331 Improving Summertime Convective Wind Forecasting in the Southeastern United States

Monday, 8 January 2018
Exhibit Hall 3 (ACC) (Austin, Texas)
Ray L Christensen II, U.S. Air Force, Department of Defense, Barksdale Air Force Base, LA

Handout (535.9 kB)

Improving Summer-Time Convective Wind Forecasting In the Southeastern United States:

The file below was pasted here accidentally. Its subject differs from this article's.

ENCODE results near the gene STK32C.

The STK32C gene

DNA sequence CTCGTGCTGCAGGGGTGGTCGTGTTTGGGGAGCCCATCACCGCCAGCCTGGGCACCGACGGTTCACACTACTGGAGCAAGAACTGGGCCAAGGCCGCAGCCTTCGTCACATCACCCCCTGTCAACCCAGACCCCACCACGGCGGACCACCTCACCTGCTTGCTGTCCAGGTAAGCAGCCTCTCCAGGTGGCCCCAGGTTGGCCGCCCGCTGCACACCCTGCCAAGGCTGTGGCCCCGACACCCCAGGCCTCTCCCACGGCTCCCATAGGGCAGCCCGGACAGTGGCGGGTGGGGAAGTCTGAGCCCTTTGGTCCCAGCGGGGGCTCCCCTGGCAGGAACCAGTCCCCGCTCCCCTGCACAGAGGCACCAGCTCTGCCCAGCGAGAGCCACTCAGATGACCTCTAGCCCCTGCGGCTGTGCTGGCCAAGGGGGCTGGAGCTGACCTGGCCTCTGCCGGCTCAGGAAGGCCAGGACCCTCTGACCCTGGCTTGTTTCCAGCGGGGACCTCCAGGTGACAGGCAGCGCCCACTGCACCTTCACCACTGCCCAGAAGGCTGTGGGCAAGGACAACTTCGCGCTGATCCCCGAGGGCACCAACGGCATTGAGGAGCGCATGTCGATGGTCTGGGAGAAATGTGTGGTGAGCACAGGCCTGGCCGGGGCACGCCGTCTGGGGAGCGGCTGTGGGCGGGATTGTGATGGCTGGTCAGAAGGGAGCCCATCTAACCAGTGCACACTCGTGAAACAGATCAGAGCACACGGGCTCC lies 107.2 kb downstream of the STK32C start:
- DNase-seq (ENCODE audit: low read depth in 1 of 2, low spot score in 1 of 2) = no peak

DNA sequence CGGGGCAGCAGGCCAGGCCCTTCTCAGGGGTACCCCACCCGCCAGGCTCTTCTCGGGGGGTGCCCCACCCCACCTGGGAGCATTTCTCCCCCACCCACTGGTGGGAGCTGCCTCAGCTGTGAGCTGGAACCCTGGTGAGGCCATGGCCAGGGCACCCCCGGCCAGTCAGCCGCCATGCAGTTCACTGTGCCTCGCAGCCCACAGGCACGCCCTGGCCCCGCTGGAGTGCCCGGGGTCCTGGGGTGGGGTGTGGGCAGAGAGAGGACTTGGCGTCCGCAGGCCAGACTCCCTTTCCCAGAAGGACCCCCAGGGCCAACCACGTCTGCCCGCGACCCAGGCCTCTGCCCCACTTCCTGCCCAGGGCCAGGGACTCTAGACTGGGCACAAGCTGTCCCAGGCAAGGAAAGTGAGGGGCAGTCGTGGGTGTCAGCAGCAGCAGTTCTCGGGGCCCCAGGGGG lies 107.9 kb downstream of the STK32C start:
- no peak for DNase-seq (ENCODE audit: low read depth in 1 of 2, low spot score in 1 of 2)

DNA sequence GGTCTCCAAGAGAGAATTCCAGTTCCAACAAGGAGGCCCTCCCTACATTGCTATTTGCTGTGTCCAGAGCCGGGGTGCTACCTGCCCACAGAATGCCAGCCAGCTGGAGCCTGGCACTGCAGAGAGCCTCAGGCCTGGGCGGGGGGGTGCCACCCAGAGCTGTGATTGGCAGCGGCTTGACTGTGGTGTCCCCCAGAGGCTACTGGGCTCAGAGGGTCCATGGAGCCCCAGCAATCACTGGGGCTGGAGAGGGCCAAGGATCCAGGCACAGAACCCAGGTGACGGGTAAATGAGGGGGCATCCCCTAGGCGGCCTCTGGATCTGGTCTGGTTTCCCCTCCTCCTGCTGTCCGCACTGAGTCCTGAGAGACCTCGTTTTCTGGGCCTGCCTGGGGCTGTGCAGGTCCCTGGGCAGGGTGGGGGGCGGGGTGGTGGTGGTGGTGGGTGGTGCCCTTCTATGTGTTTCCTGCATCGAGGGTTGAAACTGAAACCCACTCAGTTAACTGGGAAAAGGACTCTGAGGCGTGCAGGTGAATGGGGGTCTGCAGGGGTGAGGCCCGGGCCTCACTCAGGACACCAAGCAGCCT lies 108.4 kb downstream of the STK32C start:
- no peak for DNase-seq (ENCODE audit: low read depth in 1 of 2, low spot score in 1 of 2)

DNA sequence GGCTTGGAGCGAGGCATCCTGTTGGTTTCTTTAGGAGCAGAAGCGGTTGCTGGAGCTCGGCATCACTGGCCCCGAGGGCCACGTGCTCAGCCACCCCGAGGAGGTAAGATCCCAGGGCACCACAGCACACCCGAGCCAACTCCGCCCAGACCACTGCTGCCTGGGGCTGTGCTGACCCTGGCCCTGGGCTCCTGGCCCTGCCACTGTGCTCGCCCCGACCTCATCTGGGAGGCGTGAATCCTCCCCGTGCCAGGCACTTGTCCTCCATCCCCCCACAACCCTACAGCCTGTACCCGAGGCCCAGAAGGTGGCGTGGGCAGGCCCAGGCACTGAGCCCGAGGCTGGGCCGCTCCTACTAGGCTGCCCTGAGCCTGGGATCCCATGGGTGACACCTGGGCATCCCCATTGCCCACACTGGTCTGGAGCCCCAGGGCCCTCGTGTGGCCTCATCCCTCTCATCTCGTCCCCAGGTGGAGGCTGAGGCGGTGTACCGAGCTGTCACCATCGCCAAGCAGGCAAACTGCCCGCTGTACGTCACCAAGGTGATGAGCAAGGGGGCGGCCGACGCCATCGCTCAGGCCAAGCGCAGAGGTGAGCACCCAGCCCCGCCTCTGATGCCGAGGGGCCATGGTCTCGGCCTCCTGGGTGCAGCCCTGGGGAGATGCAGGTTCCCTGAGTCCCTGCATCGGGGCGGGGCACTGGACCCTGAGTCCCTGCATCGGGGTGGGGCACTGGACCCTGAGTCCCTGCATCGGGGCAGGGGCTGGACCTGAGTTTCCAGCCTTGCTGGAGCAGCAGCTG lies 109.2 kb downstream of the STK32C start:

The United States Air Force’s (USAF) 26th Operational Weather Squadron (26 OWS) has hazardous weather warning responsibility for approximately 150 sites and bases stretching across the southern United States. USAF weather forecasters face a daunting challenge in that most customers require a 1-2 hour lead time for warnings of “moderate thunderstorms”. These products are issued when thunderstorms are expected to produce wind gusts from 35 to 49 knots and/or hail sizes of ¼ to ¾ inches. While not considered “severe” convection, these storms still pose a threat to life and government property. Improving the detection and forecast accuracy of these storms, while maintaining sufficient lead time, will increase the confidence of military decision makers to take the necessary actions in order to save lives and protect millions of dollars in aircraft and other high value assets. This poster will focus on improving warning detection of moderate thunderstorms that frequently occur across the 26 OWS’ area of responsibility from June through August. Weak cold fronts, surface troughs, or an upper trough (500mb/700mb) were found to be good predictors of the potential for “moderate thunderstorms”. Additionally; several instability, moisture and shear variables were found to be useful predictors. As a result of these findings, a checklist approach will be used leveraging the parameters that were found useful to help the forecaster assess the threat and then issue the required warnings.

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